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This review is from: Big Brother (Paperback)
Lionel Shriver is perhaps best known for her novel We need to Talk about Kevin which tells the story of a school massacre told through the eyes of the perpetrator's mother. It was a phenomenal success and divided opinion. If, in the unlikely event you haven't yet done so, it is certainly worth reading now.
In Big Brother, Shriver tackles the controversial question of obesity, especially in American society. The story is narrated by Pandora, a middle-aged woman living with her husband Fletcher Feuerbach and stepchildren Tanner and Cody. She has always looked up to her big brother Edison, a jazz musician, who left home at a relatively early age. Out of the blue Edison announces he is coming for a visit having been virtually out of touch for several years. When Pandora collects him at the airport she is appalled at just how obese her brother has become. She herself is overweight (although nothing on the scale of Edison's obesity) while her husband has, himself, an uneasy relationship with food, practically living on brown rice and broccoli; in addition he is addicted to exercise in the form of cycling.- and is quite superior in his attitude to his wife and brother-in-law.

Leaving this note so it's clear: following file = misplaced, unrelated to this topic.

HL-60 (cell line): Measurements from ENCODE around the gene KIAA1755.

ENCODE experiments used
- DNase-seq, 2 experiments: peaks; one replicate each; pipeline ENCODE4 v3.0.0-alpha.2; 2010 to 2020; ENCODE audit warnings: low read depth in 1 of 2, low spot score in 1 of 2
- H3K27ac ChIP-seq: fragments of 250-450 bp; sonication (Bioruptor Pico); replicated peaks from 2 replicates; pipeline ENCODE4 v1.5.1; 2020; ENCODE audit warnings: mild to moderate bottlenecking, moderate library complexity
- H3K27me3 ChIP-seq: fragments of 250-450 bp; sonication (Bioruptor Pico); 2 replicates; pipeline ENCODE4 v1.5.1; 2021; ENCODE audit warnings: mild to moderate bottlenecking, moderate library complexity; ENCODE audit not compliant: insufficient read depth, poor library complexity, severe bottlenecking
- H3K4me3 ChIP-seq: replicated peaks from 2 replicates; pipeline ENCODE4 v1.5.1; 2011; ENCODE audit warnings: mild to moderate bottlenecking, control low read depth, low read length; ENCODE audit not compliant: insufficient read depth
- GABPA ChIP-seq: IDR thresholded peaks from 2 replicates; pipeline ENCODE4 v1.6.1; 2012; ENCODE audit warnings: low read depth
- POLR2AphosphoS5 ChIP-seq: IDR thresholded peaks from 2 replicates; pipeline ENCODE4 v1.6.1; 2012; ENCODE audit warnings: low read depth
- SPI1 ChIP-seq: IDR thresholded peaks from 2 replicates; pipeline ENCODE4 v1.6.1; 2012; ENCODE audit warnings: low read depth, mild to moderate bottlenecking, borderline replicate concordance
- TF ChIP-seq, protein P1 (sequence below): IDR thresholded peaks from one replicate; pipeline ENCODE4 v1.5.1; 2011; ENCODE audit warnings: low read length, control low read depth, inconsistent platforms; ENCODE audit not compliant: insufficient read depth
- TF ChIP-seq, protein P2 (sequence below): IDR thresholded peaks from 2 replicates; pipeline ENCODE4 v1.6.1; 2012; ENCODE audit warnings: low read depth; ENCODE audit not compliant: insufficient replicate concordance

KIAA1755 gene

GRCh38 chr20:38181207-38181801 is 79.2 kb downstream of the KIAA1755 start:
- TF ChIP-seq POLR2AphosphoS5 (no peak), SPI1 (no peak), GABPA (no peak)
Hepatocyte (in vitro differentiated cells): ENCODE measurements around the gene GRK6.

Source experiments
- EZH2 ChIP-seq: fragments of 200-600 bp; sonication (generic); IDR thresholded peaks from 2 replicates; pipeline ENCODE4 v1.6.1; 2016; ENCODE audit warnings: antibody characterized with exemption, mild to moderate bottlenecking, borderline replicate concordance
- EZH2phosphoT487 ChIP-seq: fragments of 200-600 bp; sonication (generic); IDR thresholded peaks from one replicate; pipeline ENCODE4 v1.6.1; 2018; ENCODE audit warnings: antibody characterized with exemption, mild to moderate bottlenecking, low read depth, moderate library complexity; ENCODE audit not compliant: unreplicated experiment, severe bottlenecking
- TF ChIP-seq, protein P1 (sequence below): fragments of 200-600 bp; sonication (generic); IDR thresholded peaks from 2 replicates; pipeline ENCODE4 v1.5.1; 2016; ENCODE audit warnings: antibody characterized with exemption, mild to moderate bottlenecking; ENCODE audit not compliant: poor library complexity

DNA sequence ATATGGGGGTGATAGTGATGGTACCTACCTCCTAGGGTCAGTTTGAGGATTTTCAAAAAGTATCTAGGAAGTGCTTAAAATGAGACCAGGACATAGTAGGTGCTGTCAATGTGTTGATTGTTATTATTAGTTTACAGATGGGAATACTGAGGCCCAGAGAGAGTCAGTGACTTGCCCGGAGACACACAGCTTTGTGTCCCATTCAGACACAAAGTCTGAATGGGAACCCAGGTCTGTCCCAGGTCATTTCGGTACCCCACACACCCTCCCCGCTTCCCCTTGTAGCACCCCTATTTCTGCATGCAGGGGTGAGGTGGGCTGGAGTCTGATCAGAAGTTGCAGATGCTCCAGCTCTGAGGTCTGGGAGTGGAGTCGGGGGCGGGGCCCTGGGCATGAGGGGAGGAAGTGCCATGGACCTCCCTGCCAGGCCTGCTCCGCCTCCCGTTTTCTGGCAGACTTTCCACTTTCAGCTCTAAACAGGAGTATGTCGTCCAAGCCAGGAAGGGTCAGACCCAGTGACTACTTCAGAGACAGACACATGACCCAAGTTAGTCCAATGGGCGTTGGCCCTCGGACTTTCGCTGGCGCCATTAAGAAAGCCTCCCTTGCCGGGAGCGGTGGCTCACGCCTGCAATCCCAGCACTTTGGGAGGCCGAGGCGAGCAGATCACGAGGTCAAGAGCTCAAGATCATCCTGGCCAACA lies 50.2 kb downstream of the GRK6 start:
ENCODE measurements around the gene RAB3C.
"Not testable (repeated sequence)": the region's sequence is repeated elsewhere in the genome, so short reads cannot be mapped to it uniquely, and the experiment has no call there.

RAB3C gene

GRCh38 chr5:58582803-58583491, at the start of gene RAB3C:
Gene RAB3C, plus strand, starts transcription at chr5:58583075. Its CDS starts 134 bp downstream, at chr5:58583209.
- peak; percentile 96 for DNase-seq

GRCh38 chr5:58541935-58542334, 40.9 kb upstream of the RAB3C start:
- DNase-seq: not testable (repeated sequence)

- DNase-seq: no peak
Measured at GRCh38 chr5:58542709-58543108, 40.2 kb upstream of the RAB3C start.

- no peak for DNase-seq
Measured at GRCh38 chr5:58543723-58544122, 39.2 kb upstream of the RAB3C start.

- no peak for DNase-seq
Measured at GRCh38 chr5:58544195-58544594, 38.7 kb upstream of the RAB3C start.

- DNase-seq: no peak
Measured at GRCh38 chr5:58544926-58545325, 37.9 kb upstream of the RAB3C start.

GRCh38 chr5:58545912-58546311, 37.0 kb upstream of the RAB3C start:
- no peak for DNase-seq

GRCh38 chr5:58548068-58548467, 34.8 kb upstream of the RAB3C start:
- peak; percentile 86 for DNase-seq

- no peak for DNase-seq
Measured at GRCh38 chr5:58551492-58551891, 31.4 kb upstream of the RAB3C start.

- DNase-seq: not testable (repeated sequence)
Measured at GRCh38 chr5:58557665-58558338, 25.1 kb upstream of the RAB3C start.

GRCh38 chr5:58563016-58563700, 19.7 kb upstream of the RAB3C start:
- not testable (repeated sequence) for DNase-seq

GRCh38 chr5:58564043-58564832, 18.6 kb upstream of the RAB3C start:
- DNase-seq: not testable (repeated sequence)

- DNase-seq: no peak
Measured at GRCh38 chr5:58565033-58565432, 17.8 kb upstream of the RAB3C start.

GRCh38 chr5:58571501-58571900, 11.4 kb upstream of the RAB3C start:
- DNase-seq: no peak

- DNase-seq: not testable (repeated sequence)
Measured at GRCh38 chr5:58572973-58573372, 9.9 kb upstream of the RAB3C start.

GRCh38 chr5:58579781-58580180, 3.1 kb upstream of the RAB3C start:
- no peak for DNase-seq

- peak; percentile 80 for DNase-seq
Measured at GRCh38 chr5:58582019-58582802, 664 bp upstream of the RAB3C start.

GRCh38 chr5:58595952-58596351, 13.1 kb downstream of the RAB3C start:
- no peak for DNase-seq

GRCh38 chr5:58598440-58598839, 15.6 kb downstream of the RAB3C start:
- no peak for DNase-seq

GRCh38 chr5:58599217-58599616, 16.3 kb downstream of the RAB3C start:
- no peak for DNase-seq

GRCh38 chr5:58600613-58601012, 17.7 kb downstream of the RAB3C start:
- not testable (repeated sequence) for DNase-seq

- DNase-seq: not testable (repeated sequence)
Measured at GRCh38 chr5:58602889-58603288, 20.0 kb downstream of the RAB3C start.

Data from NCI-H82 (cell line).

With the arrival of Edison, the atmosphere becomes increasingly fraught in the Feuerbach household and when Fletcher presents Pandora with an ultimatum - him or her brother, she chooses Edison and they move out and into an apartment together where Pandora becomes her brother's diet guru! And so the battle begins... There are a lot more facets to this story, including Edison and Pandora's upbringing.
Despite none of the characters being particularly engaging, I still enjoyed the book since Shriver, as is usual with her, does not shirk from criticism of obesity and gives an interesting perspective to this ever-growing (no pun intended) problem. She also draws a comparison between obesity and weight problems in general and social status. She makes a good fist of shattering the myth that when hugely overweight people lose massive amounts of weight they immediately become happy and well-adjusted human beings. I considered this aspect of the issue interesting and very convincingly handled.
I find Shriver's writing style appealing and easy to assimilate but thought this book lacked a deeper narrative as the reasons for Edison's obesity are never explored in any real sense. I would still, however, advise readers that this is a novel worth reading.